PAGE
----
Businesses, too, are increasingly advertising their w3w locations as part of their contact details, as it helps people find them most easily. For example, typing the w3w code ‘lasted.sizes.forget’ in your mapping app will take you to the Carbuyer office in central London. In order to make it clear that you’re looking at a w3w location, the word codes are often shared with a triple forward slash - in this case: ///lasted.sizes.forget

Using what3words in the car

what is what3words?

Most people who want to use w3w in their cars currently have to use their smartphone, either as a standalone navigation device or linked to their car’s infotainment system by Apple CarPlay, Android Auto or MirrorLink. However, car manufacturers are becoming increasingly interested in w3w, particularly as the three word format works extremely well with voice recognition systems. Mercedes, Ford and Mitsubishi have already incorporated w3w functionality into some of their in-car infotainment systems, and more are certain to follow.

Is what3words accurate?

The accuracy and reliability of what3words has been the subject of some debate, with mountain rescue teams receiving dozens of calls in which they were given the incorrect location.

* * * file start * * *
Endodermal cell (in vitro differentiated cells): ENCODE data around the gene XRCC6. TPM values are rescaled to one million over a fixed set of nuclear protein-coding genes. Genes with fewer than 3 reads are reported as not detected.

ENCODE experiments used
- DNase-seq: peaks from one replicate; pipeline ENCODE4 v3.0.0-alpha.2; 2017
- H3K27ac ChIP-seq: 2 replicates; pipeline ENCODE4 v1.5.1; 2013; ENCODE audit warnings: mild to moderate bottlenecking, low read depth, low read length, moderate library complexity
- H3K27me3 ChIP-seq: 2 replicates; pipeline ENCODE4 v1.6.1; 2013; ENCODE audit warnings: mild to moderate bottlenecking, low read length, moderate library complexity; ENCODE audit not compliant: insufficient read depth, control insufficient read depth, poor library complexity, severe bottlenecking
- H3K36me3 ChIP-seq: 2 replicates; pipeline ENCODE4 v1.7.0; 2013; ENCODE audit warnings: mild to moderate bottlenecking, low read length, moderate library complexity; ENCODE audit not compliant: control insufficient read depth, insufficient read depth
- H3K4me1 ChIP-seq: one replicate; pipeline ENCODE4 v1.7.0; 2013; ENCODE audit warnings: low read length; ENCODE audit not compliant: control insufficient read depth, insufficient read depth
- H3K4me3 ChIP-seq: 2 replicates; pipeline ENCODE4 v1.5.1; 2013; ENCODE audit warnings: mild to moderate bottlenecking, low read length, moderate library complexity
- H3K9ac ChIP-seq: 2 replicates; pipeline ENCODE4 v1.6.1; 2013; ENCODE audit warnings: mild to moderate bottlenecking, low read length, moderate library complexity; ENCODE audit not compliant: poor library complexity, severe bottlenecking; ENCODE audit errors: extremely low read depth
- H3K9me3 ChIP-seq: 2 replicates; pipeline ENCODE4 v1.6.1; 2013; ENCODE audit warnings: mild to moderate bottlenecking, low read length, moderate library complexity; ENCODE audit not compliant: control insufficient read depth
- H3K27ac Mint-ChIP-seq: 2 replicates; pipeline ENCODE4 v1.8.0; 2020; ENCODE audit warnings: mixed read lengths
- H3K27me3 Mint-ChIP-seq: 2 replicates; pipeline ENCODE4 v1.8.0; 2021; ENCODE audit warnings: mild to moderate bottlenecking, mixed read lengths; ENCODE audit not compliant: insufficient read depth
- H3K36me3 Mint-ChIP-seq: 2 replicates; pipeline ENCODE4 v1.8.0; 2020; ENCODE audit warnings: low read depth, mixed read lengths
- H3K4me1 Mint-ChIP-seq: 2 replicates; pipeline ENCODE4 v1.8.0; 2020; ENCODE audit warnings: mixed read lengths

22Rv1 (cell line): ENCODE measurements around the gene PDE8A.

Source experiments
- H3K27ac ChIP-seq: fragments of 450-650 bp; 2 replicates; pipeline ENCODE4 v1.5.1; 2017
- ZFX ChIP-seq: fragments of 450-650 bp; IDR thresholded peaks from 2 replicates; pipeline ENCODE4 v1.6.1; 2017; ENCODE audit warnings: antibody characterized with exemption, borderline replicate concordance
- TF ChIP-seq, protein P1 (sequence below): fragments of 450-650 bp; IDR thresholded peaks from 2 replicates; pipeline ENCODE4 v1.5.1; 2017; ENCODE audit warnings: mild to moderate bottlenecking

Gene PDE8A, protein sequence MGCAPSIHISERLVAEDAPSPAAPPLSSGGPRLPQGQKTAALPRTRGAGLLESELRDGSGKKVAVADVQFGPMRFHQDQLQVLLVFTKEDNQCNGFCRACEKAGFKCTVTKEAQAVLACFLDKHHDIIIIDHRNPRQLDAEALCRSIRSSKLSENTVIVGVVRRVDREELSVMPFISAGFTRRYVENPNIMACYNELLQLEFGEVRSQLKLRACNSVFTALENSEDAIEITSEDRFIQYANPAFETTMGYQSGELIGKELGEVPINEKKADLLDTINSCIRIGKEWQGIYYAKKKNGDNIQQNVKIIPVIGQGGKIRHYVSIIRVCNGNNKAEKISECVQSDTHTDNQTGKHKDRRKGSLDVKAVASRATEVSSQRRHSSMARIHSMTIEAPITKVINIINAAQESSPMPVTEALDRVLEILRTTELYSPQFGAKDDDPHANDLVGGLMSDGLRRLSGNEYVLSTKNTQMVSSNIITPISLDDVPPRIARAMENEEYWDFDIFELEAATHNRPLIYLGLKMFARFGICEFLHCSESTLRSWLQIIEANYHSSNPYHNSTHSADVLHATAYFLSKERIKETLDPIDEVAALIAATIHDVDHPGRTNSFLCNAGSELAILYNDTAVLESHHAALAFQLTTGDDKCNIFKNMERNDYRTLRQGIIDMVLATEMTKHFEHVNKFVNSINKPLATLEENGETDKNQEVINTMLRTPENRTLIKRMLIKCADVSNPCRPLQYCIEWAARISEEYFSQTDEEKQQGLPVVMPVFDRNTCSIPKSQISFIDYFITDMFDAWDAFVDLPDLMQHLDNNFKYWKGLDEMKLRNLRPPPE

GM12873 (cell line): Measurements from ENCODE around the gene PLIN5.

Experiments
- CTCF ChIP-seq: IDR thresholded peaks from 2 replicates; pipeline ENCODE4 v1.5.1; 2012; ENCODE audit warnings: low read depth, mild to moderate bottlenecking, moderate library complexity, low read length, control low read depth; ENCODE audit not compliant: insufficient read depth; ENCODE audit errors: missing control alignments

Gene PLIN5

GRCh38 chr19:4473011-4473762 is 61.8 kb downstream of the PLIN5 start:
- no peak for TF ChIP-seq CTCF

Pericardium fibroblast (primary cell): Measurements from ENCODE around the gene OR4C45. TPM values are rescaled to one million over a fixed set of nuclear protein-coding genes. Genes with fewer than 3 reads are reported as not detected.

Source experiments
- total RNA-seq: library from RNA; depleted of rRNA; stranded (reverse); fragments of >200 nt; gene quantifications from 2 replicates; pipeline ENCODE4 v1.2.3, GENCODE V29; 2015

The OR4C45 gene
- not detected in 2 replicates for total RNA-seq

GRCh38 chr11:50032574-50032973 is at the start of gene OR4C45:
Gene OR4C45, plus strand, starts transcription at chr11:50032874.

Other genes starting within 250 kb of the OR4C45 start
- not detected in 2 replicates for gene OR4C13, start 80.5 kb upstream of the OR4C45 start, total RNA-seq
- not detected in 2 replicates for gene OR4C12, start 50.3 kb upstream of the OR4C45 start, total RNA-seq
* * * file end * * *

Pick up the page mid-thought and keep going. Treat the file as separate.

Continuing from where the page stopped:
These errors are likely to be because of mispronunciation or spelling errors, rather than a technical problem with what3words. The owners of the app have said that errors are a “possibility with any type of tool”. Given that the service is used by 85% of emergency services, it’s crucial that users input information accurately and give the three word locations exactly as the app does.

Mark Lewis, head of ICT at Mountain Rescue England and Wales (MREW), provided the BBC with a database that listed 45 locations received from people in distress across England and Wales that turned out to be incorrect. These included:

  • ///refuse.housework.housebound, which was in Australia
  • ///middle.plugged.nourished was in the US
  • ///demand.heave.surprise was in Canada
  • ///flesh.unzip.whirlwind was in Russia

Other examples of incorrect spelling causing confusion include: